Let me know if you have any questions. I’d be happy to connect and catch up! And provide you with a LinkedIn recommendation too.

Many thanks in advance for recommending me,

[your name]

When you’re specific with your request, you’ll receive much stronger LinkedIn recommendations.


3. When to ask

Ask for recommendations well before you need them. Make it a habit and schedule your time each month to get a recommendation for your performance. This will pay off, not only for upcoming performance evaluations while you’re employed, but also for your job search and beyond.

If you’ve not done this regularly, start now. You’ll want at least three to five recommendations in your LinkedIn profile (or in other forms) before upcoming interviews.

4. Where to highlight them

I encourage getting recommendations on LinkedIn. According to JobScan, 87 percent of recruiters use LinkedIn to source and vet candidates. Your recommendations serve as instant vetting because you can’t edit LinkedIn recommendations, and the recommender’s information is readily available for easy verification. Plus, the LinkedIn recommendations show how the person knows you, as it’s part of the recommendation process.

Depending on the job post or application process, you may be able to include recommendations when you apply online. And if you’re using LinkedIn’s Easy Apply, your profile, which includes recommendations, is shared.

You can also bring recommendation letters (or screenshots of your best LinkedIn recommendations) to your in-person interviews as a leave-behind.

5. Share your results with those who’ve recommended you

No matter the outcome, keep your recommenders in the loop on whatever happens during your job search. They’re already in your corner and want to see you succeed.

Plus, depending on your update, they may have more advice, ideas, or referrals for you.

By knowing how to ask for recommendations, you’ll create more opportunities for yourself, enhance your online presence, and have better results to land your next big gig faster.

I’m in your corner! If you’d like more help with your career search, check out my free “Get Hired Faster” job search guide and action plan.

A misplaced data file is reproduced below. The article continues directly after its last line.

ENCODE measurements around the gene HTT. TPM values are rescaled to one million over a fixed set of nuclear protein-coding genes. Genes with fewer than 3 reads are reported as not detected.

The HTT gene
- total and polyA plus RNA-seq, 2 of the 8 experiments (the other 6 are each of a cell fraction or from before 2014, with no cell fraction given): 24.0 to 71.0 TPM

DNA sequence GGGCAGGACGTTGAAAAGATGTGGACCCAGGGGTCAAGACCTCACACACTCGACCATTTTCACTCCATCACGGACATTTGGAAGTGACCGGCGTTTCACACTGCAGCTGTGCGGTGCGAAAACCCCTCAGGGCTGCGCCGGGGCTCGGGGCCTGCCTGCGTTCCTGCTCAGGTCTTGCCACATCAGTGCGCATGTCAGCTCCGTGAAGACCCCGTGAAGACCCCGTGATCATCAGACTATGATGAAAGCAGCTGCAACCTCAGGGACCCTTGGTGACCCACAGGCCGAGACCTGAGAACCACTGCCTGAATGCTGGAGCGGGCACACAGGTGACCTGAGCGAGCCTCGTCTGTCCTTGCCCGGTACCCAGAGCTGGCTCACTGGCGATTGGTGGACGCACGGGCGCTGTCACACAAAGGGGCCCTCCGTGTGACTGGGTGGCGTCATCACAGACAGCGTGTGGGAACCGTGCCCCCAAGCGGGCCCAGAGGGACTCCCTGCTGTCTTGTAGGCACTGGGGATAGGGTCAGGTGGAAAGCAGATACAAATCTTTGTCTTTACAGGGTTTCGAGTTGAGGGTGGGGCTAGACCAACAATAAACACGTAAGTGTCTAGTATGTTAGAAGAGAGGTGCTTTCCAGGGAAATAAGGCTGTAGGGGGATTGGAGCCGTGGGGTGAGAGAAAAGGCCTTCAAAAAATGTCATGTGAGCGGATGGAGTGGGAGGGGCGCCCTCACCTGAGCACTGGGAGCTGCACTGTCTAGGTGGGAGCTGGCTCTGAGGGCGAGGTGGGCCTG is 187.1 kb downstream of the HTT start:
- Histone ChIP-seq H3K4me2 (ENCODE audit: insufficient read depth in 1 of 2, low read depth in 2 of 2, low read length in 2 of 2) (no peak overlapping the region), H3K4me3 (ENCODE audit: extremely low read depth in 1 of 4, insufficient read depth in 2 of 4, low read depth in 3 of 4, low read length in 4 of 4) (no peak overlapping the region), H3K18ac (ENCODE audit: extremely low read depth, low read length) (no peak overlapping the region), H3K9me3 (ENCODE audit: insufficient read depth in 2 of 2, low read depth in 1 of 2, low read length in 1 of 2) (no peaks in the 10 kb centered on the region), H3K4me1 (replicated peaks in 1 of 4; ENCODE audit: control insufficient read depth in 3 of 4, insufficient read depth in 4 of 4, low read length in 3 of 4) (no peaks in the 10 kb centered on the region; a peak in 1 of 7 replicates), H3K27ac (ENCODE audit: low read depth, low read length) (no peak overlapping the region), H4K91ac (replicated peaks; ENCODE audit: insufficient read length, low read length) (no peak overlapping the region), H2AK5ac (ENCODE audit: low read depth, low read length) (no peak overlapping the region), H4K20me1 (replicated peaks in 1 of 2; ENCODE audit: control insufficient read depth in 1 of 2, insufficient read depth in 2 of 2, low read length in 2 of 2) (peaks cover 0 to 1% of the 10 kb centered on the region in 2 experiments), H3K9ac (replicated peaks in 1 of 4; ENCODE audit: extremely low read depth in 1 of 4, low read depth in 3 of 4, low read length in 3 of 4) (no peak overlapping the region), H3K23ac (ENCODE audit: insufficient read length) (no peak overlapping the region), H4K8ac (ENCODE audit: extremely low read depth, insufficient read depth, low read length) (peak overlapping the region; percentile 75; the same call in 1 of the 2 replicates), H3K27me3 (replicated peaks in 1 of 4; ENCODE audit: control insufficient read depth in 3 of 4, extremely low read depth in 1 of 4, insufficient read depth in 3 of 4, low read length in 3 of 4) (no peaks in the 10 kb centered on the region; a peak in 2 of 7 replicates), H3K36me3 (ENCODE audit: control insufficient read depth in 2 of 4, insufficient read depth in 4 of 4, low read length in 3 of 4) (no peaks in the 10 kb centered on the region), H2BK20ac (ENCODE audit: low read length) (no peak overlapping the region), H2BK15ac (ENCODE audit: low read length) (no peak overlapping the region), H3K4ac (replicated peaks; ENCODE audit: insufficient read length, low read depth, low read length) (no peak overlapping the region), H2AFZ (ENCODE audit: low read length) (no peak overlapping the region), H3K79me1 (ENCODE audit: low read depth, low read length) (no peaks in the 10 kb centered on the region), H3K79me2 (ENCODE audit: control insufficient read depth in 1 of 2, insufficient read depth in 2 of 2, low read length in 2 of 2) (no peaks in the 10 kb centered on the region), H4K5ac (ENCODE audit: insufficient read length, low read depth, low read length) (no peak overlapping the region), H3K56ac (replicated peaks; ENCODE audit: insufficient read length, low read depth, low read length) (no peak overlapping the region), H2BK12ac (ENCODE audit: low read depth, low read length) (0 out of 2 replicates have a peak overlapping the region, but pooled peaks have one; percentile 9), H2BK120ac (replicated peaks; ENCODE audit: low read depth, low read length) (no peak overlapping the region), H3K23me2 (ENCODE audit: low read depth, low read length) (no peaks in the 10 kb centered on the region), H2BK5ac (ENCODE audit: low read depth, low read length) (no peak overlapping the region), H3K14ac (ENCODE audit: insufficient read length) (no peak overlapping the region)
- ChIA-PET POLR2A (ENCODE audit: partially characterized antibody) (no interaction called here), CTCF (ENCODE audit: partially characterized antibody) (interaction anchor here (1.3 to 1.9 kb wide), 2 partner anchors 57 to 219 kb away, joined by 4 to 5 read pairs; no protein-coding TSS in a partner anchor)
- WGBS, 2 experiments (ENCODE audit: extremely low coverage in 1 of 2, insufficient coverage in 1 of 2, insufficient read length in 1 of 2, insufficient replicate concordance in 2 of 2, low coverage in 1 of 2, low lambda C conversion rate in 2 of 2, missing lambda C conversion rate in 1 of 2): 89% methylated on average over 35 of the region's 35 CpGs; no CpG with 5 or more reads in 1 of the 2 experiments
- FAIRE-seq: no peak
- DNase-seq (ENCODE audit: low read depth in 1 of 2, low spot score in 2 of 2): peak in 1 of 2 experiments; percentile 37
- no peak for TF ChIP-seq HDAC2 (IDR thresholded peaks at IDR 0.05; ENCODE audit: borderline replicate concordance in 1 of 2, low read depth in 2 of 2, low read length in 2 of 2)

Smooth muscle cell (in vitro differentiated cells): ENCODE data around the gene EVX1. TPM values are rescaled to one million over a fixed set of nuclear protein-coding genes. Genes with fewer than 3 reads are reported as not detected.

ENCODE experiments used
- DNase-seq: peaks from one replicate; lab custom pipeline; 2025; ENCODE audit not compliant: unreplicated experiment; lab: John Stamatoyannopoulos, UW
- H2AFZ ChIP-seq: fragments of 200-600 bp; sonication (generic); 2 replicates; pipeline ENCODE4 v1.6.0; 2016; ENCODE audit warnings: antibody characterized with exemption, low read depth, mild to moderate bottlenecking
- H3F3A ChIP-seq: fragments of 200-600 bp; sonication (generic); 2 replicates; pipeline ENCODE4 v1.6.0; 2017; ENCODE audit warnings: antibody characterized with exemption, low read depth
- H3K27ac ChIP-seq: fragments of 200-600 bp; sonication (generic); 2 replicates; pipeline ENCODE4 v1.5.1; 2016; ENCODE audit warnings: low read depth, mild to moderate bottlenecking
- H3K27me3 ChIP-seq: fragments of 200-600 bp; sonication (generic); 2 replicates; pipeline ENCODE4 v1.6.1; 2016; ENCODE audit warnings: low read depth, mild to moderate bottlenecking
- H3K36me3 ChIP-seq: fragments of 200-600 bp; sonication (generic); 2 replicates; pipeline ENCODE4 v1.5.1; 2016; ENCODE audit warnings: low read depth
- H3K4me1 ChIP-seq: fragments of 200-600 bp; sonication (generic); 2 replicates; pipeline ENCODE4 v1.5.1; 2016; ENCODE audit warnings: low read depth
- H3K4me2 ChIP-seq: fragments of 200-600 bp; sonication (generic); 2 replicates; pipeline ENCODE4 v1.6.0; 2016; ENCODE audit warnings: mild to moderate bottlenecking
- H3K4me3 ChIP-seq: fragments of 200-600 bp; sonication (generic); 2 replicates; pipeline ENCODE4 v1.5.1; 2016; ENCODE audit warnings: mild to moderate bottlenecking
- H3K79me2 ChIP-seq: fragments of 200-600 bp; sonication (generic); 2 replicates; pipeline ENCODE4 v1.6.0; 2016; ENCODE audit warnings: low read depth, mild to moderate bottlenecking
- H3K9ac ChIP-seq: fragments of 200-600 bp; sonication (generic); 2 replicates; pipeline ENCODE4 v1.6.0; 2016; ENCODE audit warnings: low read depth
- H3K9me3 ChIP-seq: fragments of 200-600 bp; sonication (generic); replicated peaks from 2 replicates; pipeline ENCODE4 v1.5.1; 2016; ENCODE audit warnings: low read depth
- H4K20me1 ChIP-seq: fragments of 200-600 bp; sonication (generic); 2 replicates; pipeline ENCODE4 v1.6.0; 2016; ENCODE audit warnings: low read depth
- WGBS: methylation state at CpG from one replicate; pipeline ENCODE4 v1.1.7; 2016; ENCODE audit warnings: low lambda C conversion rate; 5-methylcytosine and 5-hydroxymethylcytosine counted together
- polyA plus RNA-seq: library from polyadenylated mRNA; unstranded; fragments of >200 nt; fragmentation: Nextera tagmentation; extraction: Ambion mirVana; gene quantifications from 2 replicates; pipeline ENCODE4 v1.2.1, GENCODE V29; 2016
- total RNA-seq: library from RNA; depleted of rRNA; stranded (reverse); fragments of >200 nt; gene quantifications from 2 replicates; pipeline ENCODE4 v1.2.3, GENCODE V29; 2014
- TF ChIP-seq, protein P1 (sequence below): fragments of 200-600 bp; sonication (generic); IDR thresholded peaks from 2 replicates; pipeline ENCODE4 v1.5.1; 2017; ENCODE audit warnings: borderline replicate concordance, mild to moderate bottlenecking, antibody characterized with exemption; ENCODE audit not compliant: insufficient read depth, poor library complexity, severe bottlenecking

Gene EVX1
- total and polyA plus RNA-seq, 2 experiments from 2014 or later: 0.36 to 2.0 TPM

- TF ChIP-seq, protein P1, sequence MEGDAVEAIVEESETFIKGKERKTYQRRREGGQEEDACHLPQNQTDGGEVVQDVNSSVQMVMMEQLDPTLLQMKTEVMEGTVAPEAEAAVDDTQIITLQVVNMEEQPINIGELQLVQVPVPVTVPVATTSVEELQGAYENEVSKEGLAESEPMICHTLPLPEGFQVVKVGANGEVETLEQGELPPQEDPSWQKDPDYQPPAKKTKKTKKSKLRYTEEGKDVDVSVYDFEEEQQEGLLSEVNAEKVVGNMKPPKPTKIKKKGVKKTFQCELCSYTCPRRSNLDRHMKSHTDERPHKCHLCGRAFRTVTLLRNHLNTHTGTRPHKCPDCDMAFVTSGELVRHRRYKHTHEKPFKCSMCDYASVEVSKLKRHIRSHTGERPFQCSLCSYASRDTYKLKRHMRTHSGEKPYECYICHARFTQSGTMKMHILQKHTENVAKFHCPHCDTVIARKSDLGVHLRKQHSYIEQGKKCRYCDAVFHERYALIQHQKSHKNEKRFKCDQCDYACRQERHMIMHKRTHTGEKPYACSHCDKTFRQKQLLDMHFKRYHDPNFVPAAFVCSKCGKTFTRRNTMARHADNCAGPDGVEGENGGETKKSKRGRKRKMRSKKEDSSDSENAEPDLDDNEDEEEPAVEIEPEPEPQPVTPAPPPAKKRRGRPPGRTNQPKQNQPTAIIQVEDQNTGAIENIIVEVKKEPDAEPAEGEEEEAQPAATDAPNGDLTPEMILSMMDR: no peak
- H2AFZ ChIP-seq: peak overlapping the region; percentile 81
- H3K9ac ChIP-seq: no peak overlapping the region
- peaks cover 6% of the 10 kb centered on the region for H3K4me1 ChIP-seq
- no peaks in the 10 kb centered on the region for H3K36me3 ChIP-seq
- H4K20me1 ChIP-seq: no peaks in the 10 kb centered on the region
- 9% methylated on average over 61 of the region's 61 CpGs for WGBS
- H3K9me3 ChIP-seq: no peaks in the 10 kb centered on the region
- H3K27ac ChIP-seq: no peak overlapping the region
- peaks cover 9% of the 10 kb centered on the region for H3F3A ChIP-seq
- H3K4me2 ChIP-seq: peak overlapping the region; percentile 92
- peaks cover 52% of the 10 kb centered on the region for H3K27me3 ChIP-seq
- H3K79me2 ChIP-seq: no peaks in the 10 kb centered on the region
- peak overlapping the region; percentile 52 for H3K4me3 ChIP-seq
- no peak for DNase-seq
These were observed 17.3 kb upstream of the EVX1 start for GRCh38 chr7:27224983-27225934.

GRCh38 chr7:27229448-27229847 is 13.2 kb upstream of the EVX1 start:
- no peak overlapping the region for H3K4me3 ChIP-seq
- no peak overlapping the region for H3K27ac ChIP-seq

About the Author

Wendy Terwelp, founder of Opportunity Knocks of Wisconsin LLC and author of the Rock Your Network® series, was dubbed a “LinkedIn Guru,” by the Washington Post. Terwelp consults, speaks, and writes about social media, networking, branding, and career development for conferences, associations, and companies worldwide.

Her private executive coaching clients win raises, promotions, and jobs. Want to advance your career? Schedule a strategy session to discuss your career, goals, and next steps.

An award-winning career expert, Terwelp's advice and expertise are regularly quoted in The Wall Street Journal, The Washington Post, Philadelphia Inquirer, Fast Company, Inc., The Chicago Tribune, The Business Journal,, Manage Smarter, Physicians Practice, CTDO (Chief Talent Development Officer) magazine, TD magazine, NBC, ABC, FOX, radio, and more. She served on the Association for Talent Development Program Advisory Committee and authored the ATD Infoline “Jumpstart Your Job Search and Get Hired Faster,” included in ATD's "Best on Career Development" anthology.

In addition to ATD's recognition, Wendy was named one of the Top 15 Career Masterminds (along with Richard Nelson Bolles author of "What Color is Your Parachute?"), JobMob's "Top Job Search Blog Posts" annually, Top 100 Twitter Accounts Job Seekers Must Follow, and Inc. Magazine's "Top 10 Career Helps."